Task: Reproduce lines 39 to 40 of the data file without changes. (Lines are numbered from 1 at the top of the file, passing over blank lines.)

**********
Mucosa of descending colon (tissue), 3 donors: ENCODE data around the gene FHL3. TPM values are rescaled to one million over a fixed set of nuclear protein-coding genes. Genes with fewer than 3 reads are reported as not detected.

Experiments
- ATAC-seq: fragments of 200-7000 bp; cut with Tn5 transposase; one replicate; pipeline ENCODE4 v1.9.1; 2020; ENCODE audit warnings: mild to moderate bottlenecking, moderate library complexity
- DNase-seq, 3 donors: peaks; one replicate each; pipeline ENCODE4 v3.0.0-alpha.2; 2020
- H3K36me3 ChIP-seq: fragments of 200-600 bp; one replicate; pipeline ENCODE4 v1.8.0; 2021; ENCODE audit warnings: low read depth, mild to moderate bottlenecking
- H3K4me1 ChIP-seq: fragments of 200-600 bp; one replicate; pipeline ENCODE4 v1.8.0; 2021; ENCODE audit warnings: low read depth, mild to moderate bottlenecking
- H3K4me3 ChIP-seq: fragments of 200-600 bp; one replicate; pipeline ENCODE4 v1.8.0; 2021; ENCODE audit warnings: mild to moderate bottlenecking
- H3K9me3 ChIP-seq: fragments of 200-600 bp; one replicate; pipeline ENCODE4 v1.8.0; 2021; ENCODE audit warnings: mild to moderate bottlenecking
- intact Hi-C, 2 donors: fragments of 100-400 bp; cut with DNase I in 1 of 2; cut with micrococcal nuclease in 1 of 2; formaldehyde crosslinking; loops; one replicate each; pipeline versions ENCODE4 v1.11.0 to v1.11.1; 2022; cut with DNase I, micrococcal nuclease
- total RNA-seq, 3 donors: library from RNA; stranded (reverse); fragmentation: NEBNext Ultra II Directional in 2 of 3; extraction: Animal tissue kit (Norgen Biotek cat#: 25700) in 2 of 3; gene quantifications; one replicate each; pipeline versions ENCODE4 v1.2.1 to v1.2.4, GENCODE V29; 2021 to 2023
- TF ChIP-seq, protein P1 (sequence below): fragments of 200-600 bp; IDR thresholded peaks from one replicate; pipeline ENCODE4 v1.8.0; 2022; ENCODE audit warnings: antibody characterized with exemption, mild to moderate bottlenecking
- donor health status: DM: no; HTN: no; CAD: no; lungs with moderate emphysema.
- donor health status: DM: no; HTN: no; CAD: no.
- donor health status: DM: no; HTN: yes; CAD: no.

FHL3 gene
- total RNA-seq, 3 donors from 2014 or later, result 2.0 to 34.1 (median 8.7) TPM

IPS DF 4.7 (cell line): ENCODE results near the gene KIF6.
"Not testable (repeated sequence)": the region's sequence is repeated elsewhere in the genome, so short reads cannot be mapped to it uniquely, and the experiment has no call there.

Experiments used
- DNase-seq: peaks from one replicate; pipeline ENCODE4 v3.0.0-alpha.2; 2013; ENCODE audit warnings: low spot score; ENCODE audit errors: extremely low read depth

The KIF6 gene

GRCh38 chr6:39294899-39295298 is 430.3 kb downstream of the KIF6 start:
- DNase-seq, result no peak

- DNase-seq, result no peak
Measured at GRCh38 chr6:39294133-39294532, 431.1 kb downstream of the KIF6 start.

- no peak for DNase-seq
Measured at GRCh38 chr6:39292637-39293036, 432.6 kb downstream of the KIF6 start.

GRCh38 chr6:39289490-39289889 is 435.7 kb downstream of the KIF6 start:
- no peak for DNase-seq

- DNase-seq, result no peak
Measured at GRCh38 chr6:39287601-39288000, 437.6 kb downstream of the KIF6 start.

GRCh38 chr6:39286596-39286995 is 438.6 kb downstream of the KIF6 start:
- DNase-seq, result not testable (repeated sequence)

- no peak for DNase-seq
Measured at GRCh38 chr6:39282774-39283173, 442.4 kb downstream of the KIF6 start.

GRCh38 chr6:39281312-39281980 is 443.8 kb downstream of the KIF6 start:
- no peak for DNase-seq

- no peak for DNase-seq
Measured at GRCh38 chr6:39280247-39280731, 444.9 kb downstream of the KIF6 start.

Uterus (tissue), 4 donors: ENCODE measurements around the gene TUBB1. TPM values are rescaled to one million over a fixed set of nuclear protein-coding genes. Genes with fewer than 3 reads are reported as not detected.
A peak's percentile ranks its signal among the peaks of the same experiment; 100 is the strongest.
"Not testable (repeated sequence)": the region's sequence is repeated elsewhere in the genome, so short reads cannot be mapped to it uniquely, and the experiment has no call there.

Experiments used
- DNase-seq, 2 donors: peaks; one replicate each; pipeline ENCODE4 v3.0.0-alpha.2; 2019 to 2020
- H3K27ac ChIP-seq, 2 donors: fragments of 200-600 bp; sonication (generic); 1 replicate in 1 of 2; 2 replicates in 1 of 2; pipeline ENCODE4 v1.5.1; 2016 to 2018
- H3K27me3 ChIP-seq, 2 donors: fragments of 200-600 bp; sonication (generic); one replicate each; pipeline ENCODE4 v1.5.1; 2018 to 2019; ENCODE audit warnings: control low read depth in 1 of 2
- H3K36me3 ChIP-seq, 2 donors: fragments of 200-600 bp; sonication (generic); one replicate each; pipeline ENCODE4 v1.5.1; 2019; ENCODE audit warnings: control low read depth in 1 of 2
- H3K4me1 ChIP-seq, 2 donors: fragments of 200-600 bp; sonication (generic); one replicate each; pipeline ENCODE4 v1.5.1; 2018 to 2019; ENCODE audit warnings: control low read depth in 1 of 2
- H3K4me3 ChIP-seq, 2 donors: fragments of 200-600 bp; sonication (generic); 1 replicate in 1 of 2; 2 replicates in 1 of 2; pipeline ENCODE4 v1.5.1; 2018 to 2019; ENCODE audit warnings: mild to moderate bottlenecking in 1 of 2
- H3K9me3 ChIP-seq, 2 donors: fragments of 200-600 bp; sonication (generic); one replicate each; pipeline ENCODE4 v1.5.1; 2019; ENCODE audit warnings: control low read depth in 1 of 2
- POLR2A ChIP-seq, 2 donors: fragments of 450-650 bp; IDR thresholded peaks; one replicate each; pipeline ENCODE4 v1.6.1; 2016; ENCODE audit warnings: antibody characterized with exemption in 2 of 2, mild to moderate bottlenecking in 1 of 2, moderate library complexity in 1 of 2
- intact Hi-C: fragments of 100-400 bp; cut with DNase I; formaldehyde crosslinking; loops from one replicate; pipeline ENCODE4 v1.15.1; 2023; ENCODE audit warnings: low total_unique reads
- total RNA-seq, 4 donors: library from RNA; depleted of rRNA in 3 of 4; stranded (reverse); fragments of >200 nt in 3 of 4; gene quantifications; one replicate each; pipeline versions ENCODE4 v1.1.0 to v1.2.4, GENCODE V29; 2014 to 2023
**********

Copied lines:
Measured at GRCh38 chr6:39280247-39280731, 444.9 kb downstream of the KIF6 start.

Uterus (tissue), 4 donors: ENCODE measurements around the gene TUBB1. TPM values are rescaled to one million over a fixed set of nuclear protein-coding genes. Genes with fewer than 3 reads are reported as not detected.